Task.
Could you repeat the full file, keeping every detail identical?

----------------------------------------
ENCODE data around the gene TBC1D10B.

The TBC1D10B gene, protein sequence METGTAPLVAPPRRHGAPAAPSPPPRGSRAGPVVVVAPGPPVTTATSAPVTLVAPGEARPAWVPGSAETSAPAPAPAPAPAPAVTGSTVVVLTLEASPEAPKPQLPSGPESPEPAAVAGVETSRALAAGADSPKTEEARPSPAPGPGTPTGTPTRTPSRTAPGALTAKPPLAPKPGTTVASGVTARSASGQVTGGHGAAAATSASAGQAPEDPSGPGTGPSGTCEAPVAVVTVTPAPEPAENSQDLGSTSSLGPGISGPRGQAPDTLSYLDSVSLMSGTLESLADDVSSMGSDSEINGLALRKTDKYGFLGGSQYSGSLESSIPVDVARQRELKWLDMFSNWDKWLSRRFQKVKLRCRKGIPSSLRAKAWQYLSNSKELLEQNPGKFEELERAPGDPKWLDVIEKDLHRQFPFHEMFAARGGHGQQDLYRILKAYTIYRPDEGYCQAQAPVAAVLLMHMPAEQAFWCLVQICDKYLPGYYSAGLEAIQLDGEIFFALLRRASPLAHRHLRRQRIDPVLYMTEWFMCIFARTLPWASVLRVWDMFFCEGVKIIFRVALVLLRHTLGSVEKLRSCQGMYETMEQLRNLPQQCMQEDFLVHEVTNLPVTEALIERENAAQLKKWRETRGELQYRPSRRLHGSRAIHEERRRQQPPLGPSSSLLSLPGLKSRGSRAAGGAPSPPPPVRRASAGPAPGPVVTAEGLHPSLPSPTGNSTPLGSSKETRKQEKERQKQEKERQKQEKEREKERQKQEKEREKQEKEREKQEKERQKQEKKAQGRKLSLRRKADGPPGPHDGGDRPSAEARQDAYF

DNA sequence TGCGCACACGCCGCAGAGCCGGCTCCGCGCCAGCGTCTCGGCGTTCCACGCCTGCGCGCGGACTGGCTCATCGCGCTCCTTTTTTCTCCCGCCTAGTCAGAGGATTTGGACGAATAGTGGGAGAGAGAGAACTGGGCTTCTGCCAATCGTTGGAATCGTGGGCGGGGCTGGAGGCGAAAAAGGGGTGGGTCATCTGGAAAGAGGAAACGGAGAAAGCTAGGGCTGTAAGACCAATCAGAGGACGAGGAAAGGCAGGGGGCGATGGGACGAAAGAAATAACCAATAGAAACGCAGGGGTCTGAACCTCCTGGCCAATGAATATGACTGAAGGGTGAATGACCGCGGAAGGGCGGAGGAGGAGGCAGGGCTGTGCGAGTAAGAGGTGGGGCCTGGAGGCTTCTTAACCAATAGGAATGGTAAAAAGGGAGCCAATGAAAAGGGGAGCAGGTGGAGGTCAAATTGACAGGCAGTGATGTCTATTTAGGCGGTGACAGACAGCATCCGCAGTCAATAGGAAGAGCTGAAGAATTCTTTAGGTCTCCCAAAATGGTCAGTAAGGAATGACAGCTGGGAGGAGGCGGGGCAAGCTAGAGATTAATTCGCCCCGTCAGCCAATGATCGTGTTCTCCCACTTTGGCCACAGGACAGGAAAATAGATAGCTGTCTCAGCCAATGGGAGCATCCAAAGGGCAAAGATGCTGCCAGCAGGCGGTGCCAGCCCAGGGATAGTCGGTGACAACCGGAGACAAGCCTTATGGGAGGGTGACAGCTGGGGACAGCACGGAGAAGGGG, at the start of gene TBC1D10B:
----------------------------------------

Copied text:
ENCODE data around the gene TBC1D10B.

The TBC1D10B gene, protein sequence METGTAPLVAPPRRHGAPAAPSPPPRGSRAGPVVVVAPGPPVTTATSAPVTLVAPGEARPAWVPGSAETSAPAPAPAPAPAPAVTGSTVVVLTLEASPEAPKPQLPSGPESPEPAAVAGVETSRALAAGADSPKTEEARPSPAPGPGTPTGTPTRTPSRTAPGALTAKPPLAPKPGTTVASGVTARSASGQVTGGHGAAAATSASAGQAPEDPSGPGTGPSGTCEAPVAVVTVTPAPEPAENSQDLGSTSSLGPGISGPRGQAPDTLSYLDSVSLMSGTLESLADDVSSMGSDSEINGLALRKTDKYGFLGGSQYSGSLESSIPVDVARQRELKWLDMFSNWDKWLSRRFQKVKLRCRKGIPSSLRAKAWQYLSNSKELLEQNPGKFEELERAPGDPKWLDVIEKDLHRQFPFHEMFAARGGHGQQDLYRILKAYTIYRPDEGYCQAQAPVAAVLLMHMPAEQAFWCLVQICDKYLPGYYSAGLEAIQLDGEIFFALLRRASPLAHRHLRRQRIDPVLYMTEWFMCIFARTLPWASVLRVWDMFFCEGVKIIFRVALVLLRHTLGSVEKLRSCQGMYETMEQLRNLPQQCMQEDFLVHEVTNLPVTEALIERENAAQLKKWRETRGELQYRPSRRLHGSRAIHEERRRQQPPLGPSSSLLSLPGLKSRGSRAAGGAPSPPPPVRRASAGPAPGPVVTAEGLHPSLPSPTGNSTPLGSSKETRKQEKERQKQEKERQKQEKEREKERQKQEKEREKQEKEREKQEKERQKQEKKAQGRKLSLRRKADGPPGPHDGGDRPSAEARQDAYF

DNA sequence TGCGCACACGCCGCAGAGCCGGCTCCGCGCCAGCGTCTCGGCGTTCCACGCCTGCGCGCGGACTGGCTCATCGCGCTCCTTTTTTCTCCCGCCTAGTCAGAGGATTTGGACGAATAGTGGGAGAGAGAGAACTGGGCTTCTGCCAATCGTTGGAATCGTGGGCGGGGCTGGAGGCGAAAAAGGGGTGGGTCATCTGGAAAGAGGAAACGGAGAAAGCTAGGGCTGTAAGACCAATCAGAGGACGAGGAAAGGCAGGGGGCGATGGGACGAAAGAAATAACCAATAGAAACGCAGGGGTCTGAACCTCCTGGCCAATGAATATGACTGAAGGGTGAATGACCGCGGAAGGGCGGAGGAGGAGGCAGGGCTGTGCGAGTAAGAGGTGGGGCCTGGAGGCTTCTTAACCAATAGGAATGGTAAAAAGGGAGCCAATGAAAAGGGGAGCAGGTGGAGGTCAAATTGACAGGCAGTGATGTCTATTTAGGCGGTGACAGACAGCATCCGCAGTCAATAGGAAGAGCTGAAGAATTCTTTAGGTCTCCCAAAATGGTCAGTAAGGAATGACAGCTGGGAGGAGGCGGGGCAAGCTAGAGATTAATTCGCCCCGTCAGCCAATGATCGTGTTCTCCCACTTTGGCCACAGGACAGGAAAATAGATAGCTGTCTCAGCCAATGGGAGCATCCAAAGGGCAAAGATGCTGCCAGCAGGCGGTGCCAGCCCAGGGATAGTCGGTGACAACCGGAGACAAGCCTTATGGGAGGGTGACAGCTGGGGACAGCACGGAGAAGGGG, at the start of gene TBC1D10B: